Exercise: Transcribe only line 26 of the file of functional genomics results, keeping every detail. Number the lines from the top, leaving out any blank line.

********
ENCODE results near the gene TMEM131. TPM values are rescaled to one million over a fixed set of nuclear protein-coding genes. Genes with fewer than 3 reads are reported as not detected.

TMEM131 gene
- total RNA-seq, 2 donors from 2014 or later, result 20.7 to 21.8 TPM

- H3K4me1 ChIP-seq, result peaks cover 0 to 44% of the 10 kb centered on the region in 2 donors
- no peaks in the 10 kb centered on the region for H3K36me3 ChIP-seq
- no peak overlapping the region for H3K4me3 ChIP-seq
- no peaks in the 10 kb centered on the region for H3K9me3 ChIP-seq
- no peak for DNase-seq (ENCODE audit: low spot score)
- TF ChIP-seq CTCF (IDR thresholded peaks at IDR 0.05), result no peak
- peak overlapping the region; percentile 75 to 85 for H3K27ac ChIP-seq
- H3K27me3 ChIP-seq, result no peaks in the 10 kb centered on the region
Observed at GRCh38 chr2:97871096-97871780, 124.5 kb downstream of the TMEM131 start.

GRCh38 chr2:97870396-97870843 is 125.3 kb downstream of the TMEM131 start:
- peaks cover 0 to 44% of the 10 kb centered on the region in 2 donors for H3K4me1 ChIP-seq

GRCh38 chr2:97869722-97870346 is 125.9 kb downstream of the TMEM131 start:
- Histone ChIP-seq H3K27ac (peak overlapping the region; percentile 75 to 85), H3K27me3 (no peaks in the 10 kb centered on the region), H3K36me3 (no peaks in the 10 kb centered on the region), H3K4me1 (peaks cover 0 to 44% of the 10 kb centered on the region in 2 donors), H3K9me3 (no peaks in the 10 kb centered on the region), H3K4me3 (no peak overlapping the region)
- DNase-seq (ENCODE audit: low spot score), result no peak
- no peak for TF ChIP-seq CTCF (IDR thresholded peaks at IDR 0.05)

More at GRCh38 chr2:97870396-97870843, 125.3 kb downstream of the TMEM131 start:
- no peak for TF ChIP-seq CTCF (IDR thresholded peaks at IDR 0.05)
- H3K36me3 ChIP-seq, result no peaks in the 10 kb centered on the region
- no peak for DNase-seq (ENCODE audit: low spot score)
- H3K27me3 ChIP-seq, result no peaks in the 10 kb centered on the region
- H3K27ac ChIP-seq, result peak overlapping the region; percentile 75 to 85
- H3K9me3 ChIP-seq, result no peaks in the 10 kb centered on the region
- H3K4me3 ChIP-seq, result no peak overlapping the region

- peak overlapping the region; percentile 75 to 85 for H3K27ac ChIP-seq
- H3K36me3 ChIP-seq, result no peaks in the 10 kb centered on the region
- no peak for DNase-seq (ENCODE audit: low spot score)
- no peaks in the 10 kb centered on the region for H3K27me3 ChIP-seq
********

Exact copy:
- H3K4me3 ChIP-seq, result no peak overlapping the region